The market has a “groceries for all” philosophy and wants to serve a diverse mix of customers, including people on limited budgets and people with more disposable income.
“You don’t have to be a shareholder to stop at the store,” said Daniel Thomas, a member of the Greater Dayton Union Co-op Initiative, a nonprofit that is developing the cooperative.
The market plans to sell 70 percent conventional grocery items and 30 percent organic and specialty products. It also plans to sell beer and wine to help make the market and its plans to sell affordable groceries financially viable.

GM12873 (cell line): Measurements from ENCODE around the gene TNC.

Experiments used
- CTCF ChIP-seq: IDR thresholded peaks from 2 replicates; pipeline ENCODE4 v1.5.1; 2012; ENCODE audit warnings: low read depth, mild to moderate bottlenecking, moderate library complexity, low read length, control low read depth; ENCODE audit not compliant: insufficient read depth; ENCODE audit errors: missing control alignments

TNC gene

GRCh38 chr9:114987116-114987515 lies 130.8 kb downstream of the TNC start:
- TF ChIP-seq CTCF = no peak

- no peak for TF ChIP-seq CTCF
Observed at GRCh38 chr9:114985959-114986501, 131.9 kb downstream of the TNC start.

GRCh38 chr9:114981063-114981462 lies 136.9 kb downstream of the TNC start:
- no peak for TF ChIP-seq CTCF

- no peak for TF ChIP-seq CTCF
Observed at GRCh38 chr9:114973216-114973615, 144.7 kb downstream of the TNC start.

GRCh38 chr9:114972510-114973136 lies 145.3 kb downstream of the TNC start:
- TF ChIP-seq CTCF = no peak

The co-op initiative has partnered with Omega Baptist Church, which owns the future site of the market and other properties along lower Salem Avenue.
The market area has about 22,000 people, and the business also hopes to draw some shoppers from downtown. The Salem Avenue corridor handles about 15,000 to 18,000 vehicles per day, supporters said.